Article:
VFR in control across the region. Showers should taper off this
evening and overnight. Expect VFR conditions to persist through
Sat morning. A surface trough will bring increasing rain and
possibility of MVFR conditions between 18Z Sat and 00Z Sun.

PDX AND APPROACHES...A band of steady light rain will persist
through the late afternoon. Expect mainly VFR during this time,
but occasional MVFR is possible. Rain tapers off this evening and
overnight, with VFR expected tonight and Sat morning. Increasing
rain and possible MVFR conditions move in between 18Z Sat and 00Z
Sun. Easterly winds gusting 25 to 30 kt near the western end of
the gorge may impact easterly approaches. Pyle

.MARINE...A complicated weather pattern to impact the coastal
waters over the next several days. A surface low around 975 mb
near 46N/132W has brought gusty SE winds mainly to the outer
waters today. Allowed the Gale Warning to expire earlier today and
have replaced with a Small Craft Advisory. Expect south to
southeast wind gusts to 25 kt to continue tonight. Another surface
trough will move through tomorrow, turning winds to the southwest
and increasing speeds. Think we will remain below gales, but
frequent gusts of 25 to 30 kt are likely. Another low currently
near 40N/155W will approach from the southwest and is modeled to
rapidly as it nears the coast late Sat and Sun. The low occludes
off the Oregon coast on Sun and remains nearly stationary into
early next week. The models indicate that it will reach a strength
of around 965 mb by Sun morning. The timing of system is now in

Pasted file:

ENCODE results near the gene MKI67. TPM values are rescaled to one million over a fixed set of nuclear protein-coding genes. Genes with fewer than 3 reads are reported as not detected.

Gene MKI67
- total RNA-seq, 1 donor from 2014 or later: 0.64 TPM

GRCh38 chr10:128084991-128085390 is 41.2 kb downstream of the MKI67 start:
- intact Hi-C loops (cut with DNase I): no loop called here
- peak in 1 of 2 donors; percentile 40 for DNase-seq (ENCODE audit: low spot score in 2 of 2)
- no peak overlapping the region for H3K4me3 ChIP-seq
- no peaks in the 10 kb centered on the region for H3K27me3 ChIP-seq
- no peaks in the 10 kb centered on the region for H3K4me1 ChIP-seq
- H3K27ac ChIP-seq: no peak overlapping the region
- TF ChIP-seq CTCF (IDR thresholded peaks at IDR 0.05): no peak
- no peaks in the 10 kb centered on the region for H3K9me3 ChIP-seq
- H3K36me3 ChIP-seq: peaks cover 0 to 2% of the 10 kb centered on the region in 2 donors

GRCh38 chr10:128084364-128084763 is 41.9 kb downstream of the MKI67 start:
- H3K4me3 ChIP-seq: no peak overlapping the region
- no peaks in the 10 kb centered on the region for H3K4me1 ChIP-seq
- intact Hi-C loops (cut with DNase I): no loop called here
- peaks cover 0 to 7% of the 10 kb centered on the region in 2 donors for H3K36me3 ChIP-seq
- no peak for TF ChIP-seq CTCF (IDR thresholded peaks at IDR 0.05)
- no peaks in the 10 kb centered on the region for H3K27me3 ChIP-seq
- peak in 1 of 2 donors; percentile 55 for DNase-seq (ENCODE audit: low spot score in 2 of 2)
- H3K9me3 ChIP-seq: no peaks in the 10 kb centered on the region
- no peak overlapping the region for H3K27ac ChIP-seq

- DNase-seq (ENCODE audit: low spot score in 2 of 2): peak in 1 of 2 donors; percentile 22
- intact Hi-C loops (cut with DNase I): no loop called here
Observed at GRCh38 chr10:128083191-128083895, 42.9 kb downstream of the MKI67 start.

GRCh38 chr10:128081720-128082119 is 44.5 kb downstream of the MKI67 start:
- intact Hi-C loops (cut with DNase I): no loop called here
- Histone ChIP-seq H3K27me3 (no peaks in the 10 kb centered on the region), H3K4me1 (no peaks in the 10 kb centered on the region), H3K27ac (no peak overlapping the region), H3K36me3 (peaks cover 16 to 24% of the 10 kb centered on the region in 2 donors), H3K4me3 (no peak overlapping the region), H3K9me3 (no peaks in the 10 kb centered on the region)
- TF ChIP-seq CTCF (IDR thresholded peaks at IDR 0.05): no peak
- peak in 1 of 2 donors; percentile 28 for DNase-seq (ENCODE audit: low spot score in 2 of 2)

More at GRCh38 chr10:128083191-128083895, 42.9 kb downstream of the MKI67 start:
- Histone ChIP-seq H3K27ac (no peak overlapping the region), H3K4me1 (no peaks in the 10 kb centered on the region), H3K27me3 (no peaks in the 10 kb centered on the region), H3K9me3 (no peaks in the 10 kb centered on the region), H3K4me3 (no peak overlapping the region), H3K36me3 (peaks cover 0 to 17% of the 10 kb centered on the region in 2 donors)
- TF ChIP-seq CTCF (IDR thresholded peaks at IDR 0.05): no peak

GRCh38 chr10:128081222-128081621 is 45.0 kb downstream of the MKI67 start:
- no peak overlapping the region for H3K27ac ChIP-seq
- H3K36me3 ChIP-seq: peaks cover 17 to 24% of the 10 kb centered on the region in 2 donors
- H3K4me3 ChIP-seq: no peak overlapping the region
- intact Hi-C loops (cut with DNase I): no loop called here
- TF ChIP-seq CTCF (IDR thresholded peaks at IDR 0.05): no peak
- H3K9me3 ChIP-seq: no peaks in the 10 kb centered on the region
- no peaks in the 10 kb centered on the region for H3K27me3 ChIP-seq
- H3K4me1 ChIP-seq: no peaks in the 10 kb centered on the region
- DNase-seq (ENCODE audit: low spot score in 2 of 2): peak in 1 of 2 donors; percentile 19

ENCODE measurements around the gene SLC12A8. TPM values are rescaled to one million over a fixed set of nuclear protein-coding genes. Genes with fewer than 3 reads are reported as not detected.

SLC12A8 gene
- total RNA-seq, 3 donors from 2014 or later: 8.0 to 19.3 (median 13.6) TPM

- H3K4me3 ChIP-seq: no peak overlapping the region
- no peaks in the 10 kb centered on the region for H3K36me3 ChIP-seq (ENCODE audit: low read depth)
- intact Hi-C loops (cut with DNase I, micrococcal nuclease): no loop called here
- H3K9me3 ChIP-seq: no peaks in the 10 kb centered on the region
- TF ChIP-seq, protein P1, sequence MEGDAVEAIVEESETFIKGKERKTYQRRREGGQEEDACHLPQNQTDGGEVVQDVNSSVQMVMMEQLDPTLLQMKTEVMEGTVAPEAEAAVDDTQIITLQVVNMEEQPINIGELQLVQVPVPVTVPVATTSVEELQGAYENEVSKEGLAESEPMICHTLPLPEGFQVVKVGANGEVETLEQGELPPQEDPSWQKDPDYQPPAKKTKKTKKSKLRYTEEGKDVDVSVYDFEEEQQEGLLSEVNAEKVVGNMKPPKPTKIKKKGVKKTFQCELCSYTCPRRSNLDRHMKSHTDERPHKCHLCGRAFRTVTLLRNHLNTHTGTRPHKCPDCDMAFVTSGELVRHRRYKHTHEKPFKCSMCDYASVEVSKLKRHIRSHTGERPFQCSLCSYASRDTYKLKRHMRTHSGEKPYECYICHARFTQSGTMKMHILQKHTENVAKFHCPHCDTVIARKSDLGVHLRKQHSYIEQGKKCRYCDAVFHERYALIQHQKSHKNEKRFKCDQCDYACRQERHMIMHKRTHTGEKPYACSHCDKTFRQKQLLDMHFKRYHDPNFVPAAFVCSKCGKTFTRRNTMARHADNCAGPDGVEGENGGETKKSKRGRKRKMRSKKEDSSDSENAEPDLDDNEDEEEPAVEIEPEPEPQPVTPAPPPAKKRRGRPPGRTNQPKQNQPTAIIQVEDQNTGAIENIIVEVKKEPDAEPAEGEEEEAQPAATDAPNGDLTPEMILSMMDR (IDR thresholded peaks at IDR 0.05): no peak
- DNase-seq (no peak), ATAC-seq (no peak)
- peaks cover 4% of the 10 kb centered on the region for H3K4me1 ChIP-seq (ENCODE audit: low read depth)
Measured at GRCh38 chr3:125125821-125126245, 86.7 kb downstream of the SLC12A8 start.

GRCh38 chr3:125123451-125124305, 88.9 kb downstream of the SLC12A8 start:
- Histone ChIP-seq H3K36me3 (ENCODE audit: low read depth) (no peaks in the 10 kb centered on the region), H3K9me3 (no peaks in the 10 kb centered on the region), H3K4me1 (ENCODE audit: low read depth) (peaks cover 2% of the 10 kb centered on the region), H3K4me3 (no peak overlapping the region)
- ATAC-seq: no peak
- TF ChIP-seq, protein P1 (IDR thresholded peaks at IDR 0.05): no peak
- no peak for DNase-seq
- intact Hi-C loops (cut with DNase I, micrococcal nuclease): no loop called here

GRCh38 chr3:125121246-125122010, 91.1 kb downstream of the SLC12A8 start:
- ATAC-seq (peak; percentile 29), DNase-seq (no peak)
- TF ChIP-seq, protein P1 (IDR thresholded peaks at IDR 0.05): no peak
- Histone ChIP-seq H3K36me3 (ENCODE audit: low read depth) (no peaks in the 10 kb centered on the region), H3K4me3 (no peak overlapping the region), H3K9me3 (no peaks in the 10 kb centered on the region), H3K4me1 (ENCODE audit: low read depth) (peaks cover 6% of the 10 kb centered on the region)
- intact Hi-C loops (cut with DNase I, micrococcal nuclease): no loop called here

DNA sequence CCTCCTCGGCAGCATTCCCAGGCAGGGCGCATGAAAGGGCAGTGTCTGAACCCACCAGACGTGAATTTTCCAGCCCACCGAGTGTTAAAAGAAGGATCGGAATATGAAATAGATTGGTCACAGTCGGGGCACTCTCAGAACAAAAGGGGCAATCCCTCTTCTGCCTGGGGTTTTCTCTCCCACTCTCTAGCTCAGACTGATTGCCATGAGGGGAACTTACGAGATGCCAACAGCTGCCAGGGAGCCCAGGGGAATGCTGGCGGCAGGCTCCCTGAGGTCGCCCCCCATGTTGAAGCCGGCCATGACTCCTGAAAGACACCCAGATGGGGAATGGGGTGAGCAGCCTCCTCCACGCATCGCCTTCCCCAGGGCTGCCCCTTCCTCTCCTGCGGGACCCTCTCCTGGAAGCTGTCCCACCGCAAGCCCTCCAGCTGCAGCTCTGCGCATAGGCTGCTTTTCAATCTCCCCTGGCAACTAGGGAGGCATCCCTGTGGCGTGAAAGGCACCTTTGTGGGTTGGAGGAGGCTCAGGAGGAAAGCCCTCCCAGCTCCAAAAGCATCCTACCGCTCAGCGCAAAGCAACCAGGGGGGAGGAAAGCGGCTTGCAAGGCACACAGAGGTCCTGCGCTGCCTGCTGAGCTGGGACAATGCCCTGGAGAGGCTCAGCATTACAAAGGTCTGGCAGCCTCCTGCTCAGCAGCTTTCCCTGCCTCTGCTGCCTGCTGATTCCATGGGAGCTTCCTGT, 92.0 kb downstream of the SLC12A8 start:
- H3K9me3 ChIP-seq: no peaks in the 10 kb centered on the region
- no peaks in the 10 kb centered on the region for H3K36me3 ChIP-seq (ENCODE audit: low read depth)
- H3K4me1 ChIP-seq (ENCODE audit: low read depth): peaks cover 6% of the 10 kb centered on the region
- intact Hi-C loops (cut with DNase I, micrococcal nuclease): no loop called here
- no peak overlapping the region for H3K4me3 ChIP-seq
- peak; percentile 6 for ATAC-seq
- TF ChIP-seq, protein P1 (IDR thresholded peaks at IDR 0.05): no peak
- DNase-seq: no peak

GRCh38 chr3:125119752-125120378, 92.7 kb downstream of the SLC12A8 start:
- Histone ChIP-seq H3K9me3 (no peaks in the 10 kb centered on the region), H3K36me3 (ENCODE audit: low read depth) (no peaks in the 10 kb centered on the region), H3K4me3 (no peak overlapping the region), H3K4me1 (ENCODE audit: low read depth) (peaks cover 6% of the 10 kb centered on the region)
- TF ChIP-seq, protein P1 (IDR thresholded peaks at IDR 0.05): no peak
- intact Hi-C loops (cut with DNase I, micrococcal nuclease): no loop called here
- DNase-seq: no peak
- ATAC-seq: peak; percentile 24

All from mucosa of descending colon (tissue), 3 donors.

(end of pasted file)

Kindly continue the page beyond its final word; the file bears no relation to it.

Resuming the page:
pretty good agreement in the latest model runs. However, there is
still spread in the positioning of the low. The last couple of
runs of the GFS have been further offshore from the NAM and ECMWF
solutions, which would result in significantly less wind for our
coastal waters, likely only moderate gales. The closer ECMWF and
NAM solutions would likely support storm force winds over at least
a portion of our waters. For now, went with a blend of these two
scenarios and issued a gale watch for all of the waters from late
Sat evening through Sun evening. The low is modeled to finally
move south down the CA coast late Mon into Tue.

Seas will remain in the mid teens through this evening. Then a
significant long-period westerly swell will arrive late tonight
and Sat. Expect seas to build into the low to mid 20s by early Sat
morning. With the long periods and the primary energy out of the
west, we should easily meet high surf advisory criteria for a good
chunk of tomorrow. The strong low over the weekend will produce
significant swell as well, but it looks like the bulk of this
will head south onto the southern Oregon and northern California
coast. However, think we will see seas remain above 20 ft for much
if not all of the weekend. Seas finally subside early next week,
likely dropping below 10 ft by Tue as high pres settles over the
waters. Pyle

OR...High Surf Advisory from 4 AM to 10 PM PST Saturday for Central
     Oregon Coast-North Oregon Coast.

     Winter Weather Advisory from 10 AM Saturday to 6 PM PST Sunday
     for Central Columbia River Gorge-Upper Hood River Valley-
     Western Columbia River Gorge.

WA...High Surf Advisory from 4 AM to 10 PM PST Saturday for South
     Washington Coast.

     Winter Weather Advisory from 10 AM Saturday to 6 PM PST Sunday
     for Central Columbia River Gorge-Western Columbia River

PZ...Small Craft Advisory for Rough Columbia River Bar until 10 PM
     PST Saturday.

     Gale Watch from Saturday evening through Sunday evening for
     Coastal Waters from Cape Shoalwater WA to Florence OR out
     60 nm.

     Small Craft Advisory for winds until 10 PM PST Saturday for
     Coastal Waters from Cape Shoalwater WA to Florence OR out
     60 nm.

     Small Craft Advisory for hazardous seas until 10 PM PST
     Saturday for Coastal Waters from Cape Shoalwater WA to
     Florence OR out 10 nm.



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This discussion is for Northwest Oregon and Southwest Washington
from the Cascade crest to 60 nautical miles offshore. The area is
commonly referred to as the forecast area. is the U.S. government's official web portal to all federal, state and local government web resources and services.